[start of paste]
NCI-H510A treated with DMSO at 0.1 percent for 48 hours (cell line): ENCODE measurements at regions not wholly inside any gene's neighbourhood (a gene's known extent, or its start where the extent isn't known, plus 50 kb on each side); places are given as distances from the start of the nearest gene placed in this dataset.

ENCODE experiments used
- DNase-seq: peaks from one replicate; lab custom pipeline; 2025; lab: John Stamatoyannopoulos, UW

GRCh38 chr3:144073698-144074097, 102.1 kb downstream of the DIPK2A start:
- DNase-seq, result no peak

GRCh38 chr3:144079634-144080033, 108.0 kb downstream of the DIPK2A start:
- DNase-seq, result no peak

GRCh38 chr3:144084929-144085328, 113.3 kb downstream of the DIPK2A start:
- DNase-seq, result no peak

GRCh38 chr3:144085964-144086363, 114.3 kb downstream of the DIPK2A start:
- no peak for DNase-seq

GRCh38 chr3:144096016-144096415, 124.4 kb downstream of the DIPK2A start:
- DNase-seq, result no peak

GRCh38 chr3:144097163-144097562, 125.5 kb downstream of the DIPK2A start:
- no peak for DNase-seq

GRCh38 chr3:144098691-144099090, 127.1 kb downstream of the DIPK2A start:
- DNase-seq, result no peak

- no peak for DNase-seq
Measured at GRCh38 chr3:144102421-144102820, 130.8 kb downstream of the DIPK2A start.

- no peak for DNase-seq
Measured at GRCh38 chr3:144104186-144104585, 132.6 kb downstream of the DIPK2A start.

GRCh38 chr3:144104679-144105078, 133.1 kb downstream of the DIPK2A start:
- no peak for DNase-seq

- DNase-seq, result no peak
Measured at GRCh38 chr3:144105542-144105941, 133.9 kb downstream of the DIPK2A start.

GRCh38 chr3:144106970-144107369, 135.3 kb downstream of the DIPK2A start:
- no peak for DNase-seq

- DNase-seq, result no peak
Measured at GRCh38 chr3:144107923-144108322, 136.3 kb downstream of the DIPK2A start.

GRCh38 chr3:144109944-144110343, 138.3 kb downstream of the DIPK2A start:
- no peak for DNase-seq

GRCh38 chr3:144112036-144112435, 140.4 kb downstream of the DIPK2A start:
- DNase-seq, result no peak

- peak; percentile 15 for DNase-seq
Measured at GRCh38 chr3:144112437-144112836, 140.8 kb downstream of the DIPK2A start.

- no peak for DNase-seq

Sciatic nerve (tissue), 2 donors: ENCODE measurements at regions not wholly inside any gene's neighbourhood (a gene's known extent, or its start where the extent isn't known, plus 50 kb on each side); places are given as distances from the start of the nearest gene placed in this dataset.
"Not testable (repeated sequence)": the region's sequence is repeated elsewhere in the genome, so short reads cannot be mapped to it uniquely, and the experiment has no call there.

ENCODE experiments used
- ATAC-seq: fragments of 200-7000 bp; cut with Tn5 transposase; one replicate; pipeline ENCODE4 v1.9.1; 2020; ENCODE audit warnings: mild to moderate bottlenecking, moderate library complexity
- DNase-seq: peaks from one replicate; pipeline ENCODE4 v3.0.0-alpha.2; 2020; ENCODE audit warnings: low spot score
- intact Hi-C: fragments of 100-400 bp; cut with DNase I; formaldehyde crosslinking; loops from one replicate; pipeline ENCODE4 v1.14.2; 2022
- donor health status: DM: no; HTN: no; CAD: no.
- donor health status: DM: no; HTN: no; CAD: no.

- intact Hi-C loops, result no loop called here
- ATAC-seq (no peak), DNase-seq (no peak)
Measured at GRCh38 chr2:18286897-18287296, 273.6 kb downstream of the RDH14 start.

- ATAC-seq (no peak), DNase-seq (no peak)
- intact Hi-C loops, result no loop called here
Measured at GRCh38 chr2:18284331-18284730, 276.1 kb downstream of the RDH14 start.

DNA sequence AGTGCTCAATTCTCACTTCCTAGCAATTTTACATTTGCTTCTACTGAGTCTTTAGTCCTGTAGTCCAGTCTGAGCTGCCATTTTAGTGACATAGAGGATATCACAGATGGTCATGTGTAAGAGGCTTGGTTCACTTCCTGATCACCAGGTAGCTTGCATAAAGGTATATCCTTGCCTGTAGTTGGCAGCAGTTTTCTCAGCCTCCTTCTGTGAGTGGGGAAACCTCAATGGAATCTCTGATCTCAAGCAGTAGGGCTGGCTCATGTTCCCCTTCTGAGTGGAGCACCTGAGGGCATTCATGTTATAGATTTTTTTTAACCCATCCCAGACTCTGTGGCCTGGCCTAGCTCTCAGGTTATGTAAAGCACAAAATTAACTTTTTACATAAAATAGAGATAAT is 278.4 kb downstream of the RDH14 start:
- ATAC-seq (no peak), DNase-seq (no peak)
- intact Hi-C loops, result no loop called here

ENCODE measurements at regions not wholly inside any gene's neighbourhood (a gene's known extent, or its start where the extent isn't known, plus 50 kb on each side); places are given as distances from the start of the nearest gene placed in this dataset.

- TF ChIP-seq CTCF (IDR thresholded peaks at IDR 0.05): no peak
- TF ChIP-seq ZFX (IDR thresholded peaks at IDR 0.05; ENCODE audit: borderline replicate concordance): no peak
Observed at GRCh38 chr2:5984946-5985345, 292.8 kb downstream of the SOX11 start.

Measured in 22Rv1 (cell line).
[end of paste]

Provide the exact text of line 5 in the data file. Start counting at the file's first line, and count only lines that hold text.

- DNase-seq, result no peak